In other words, the vast majority of junk (or non-coding) DNA must not be functional if onions, which are less complex than humans, have a lot more junk DNA than humans. This is an argument from ignorance. Do scientists know that this “junk” DNA is not necessary for the onion? Many scientists claim it isn’t necessary because of the variability in DNA amounts among different species of the onion family. If onion species with small amounts of DNA can grow and survive as well as those with large amounts of DNA then some of the DNA must not be important or necessary.

It’s possible the junk DNA is only necessary under certain environmental conditions, as onions don’t have the same choices as mobile organisms. It may be necessary for additional variation or speciation as environmental conditions change and onions adapt.

Therefore, it is not a logical conclusion to say that because an onion has more junk DNA than a human that junk DNA is not functional. There have been no studies, to my knowledge, to support the idea that large amounts of junk DNA in some onion species are not necessary or important. As one scientist noted in 2001, “Those of you who still think junk DNA is junk, I invite you to take it out of your genome, and see what happens.”13

Argument Three: “We never said all junk DNA was junk!”

Many evolutionists are “back-pedaling” and claiming they never said all junk DNA was not functional. However, they seem to have different definitions of what does constitute “truly” junk DNA. Research has shown that for almost every type of DNA they classify as truly junk a function has been found!

Richard Sternberg looked at a specific type of junk DNA called retroelements. He produced several tables in his paper showing the function of many of them (mainly in regulation). He said, “Our expectation is that, one day, we will think of what used to be called ‘junk DNA’ as a critical component of truly ‘expert’ cellular control regimes.”14

Repetitive elements (sequences of DNA found many times throughout the human genome) are typically defined as junk. But as one group of scientists recently noted, “Historically, Alu elements [a specific type of repetitive element] were regarded as ‘junk DNA’ with no apparent function. However, studies in the past decade have revealed diverse roles for Alu elements in gene regulation and genome evolution.”15

The more we research junk DNA, the more we realize the reality of Ewan Birney’s statement that, “It’s likely that 80 percent [junk DNA that may be functional] will go to 100 percent.”16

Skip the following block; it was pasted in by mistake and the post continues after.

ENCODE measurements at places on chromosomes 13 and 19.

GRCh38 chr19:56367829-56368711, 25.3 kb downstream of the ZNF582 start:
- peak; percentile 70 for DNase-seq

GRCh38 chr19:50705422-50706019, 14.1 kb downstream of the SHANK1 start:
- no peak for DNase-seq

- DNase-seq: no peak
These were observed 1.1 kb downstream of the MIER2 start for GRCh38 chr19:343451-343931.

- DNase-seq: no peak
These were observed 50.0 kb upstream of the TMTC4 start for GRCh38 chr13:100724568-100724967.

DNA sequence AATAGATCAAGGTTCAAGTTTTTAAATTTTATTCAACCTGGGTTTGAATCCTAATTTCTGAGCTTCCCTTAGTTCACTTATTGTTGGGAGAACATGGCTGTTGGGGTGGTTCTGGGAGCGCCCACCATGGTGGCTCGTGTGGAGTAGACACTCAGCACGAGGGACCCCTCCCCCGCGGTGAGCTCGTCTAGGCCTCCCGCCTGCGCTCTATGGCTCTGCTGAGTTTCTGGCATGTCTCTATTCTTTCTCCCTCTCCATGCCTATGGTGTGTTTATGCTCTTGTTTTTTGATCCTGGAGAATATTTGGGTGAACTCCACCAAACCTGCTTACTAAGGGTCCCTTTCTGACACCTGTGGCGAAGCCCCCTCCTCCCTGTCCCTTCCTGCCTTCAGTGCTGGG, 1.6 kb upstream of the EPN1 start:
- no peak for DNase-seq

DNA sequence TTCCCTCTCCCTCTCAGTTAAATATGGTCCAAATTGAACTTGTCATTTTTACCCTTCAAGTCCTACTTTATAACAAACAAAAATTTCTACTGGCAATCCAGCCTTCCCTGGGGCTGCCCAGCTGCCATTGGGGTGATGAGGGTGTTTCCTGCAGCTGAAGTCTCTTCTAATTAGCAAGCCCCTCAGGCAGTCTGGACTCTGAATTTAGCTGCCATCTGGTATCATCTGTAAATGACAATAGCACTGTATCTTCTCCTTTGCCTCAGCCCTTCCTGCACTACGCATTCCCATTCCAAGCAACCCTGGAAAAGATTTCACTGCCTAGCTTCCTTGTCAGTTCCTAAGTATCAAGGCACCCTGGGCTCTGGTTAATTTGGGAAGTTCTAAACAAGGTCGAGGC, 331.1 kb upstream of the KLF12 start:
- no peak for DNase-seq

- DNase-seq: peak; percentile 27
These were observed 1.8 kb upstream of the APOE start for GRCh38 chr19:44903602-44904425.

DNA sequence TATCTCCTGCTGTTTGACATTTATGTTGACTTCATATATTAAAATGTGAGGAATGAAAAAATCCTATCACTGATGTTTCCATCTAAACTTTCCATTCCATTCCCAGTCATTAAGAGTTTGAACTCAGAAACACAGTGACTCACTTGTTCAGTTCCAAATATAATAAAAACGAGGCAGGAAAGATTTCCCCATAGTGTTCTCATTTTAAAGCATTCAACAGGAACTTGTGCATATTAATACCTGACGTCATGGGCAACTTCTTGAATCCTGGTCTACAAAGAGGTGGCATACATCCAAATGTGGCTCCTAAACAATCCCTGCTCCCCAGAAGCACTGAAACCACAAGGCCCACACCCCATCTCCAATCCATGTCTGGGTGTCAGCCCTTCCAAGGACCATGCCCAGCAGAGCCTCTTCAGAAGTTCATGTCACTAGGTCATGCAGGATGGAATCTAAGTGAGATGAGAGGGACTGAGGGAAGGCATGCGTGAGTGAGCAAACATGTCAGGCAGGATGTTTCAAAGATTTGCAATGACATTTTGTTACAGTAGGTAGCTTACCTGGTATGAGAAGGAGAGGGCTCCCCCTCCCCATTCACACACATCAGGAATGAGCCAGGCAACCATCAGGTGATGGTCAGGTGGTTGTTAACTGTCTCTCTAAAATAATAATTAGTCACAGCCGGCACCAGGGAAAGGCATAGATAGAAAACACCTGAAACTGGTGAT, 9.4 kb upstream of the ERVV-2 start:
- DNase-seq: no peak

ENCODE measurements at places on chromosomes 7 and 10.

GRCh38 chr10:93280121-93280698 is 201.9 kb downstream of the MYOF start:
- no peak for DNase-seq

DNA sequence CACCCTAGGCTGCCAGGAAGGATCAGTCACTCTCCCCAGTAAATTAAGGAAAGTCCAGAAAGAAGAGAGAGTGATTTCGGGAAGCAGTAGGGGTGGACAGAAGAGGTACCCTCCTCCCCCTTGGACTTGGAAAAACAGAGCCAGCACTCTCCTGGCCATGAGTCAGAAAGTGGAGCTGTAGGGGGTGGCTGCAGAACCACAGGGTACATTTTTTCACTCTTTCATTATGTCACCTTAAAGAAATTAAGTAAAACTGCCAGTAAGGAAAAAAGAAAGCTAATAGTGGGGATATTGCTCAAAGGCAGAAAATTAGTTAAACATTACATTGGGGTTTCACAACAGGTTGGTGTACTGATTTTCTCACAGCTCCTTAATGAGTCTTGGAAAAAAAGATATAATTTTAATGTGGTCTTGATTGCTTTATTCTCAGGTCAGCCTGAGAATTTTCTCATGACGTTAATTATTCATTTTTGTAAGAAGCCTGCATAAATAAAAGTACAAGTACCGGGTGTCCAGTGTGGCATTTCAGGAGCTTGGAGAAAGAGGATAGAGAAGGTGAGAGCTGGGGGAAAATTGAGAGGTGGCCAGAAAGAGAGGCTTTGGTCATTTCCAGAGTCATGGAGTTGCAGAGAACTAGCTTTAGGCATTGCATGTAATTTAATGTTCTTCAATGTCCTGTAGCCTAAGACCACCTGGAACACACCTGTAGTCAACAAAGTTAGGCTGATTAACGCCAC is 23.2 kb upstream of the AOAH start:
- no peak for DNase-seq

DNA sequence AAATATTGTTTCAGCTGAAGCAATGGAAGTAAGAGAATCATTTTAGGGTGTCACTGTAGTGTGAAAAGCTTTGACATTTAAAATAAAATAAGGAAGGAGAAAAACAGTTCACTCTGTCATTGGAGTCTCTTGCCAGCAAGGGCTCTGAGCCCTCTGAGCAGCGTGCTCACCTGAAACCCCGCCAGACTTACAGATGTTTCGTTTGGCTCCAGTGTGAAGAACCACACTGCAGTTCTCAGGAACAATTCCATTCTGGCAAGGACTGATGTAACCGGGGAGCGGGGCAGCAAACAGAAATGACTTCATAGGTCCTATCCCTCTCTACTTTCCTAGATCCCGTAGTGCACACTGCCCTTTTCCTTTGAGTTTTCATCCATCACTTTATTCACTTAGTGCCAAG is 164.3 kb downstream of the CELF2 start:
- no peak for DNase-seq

While there are many things unknown about junk DNA and more research is needed in this area, some things are known for certain. Evidence will always be interpreted in light of a person’s worldview. God’s Word is true and it is clear from Genesis that He created by His spoken command in six, literal, 24-hour days about 6,000 years ago. Observational science in the area of genetics, including “junk” DNA, is consistent with a biblical worldview.

Answers in Depth

2012 Volume 7


  1. Human genome further unraveled,” BBC News, June 14, 2007.
  2. Gina Kolata, “Bits of mystery DNA, far from ‘junk,’ play crucial role,” The New York Times, September 5, 2012.
  3. Ed Yong, “ENCODE: the rough guide to the human genome,” Discover Magazine, September 5, 2012.
  4. Ed Yong, “ENCODE: the rough guide to the human genome,” Discover Magazine, September 5, 2012.
  5. The ENCODE Project Consortium, “An integrated encyclopedia of DNA elements in the human genome,” Nature 489 (2012): 57–74, doi: 10.1038/nature11247.
  6. Ed Yong, “ENCODE: the rough guide to the human genome,” Discover Magazine, September 5, 2012.
  7. Brendan Maher, “ENCODE: The human encyclopaedia,” Nature 489 (2012): 46–48.
  8. Bob Kuska, “Should scientists scrap the notion of junk DNA?,” Journal of National Cancer Institute 90 (1988): 1032–1033.
  9. Leslie E. Orgel and Francis H. C. Crick, “Selfish DNA: the ultimate parasite,” Nature 284 (1980): 604–607.
  10. Francis Collins, The Language of God (New York: Free Press, 2006), 136.
  11. Richard Dawkins, The Greatest Show on Earth: The Evidence for Evolution (New York: Free Press, 2010), 333.
  12. T. Ryan Gregory, “The onion test,” Genomicron, April 25, 2007.
  13. Ricki Lewis, “Founder populations fuel gene discovery: Isolated people-groups further genetic studyThe Scientist 15 (2001): 8.
  14. R. von Sternberg and J.A. Shapiro, “How repeated retroelements format genome function,” Cytogenetic and Genome Research 110 (2005): 108–116.
  15. Shihao Shen, Lan Lin, James J. Cai, Peng Jiang, Elizabeth J. Kenkel, Mallory R. Stroik, Seiko Sato, Beverly L. Davidson, and Yi Xing, “Widespread establishment and regulatory impact of Alu exons in human genes,” PNAS 108 (2011): 2837–2842.
  16. Ed Yong, “ENCODE: the rough guide to the human genome,” Discover Magazine, September 5, 2012.